artwork for Peter Krumbach's poem Geese

Geese
Peter Krumbach

Someone had stolen our geese.
We should have known this
was the quarter where things
vanish. We reacted by buying
more geese. Kept them by the dead
tree and the cinder block wall.
Those geese got stolen too.
Very well, you said. We bought
a fence. And new geese. Erected
the fence around the geese. This
worked. Meantime, our bicycles
got stolen. Then our doorbells, hall
lights, parts of the railing and stairs.
The geese hissed through the fence.
We drank tea. Felt for the thieves.
One could sense they were old. Some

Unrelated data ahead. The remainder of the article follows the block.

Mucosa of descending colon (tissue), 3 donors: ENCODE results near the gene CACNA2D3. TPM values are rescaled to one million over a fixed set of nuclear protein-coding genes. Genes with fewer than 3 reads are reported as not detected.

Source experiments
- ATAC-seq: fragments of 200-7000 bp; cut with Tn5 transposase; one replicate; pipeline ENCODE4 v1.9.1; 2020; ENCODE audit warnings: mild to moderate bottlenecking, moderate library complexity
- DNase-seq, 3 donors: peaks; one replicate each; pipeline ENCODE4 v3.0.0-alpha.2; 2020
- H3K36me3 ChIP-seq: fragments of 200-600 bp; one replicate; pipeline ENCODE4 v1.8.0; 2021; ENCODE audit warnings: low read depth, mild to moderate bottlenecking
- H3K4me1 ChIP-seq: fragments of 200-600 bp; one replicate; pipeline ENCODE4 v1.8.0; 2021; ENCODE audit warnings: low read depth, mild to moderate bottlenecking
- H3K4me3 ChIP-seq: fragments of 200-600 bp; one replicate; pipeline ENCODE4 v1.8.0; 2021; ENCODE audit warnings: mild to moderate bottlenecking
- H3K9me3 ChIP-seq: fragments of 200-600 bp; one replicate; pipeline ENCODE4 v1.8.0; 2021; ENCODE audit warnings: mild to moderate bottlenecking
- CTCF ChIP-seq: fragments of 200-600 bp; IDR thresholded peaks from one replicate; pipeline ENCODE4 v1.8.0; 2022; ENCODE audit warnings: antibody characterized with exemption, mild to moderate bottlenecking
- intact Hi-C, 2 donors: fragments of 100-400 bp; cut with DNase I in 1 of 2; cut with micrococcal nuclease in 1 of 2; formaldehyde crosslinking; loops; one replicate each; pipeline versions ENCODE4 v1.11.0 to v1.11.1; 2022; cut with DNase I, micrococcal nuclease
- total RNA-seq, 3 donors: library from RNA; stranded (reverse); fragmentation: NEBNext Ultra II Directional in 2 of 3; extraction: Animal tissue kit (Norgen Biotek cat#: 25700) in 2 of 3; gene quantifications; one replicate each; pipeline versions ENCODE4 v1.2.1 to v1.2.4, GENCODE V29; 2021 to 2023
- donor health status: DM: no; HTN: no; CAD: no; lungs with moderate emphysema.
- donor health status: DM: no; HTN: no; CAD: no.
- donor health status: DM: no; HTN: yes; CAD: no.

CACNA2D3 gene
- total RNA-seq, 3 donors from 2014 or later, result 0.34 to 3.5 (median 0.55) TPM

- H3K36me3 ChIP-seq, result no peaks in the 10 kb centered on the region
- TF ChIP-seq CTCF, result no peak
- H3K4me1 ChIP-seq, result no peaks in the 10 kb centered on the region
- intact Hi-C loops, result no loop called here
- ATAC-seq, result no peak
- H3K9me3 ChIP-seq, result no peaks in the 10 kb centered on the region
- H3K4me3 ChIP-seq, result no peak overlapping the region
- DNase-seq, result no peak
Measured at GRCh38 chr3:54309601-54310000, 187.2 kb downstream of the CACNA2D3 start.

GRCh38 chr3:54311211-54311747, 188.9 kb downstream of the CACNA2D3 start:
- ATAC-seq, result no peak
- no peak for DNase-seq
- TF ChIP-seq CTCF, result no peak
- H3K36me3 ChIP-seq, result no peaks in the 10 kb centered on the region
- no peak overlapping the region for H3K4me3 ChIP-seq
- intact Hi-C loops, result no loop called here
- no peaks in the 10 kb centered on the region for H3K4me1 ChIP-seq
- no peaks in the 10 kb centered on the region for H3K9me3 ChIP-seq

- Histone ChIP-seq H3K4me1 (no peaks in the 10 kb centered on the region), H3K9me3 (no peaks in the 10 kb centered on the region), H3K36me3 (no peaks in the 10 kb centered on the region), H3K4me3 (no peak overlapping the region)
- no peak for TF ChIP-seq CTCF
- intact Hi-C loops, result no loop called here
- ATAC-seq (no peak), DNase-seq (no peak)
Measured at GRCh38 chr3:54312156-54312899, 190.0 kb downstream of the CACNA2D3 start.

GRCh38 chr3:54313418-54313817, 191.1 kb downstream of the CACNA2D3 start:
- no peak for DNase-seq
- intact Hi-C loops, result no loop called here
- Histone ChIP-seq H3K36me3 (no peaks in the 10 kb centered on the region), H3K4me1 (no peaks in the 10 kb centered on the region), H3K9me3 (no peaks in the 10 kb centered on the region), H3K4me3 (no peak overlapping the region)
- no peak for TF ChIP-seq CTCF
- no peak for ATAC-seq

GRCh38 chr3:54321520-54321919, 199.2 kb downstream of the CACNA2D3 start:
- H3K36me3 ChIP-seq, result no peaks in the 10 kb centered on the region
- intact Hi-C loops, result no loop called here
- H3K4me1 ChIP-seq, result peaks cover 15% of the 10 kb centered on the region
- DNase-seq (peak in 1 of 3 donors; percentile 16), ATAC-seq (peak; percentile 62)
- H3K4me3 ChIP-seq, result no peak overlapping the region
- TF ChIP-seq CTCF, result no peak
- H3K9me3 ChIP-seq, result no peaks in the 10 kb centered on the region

left their teeth. The police had bigger
fish to fry. The day the landlord raised
our rent again, someone stole our geese
and the fence. It was the season
of floods, so men stole the punt
our neighbor kept on the roof.
Three cops sipping coffee knocked
on our door, asked whether we’d seen
their cruiser. The Seventh-day Adventists
stood stunned by the sudden absence
of their shoes. What I’m trying to say is
it felt good. Like warming up
to a free fall, once you know there is
no ground.



Peter Krumbach’s Comments

“Geese” first appeared in Beloit Poetry Journal. Although this piece is predominantly about people, I have a sweet spot for domestic geese. They are basically blue-collar swans. One of the things I admire about them is that they have no shame. They’ll shit right in front of you.

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Frigg: A Magazine of Fiction and Poetry | Issue 60 | Fall/Winter 2022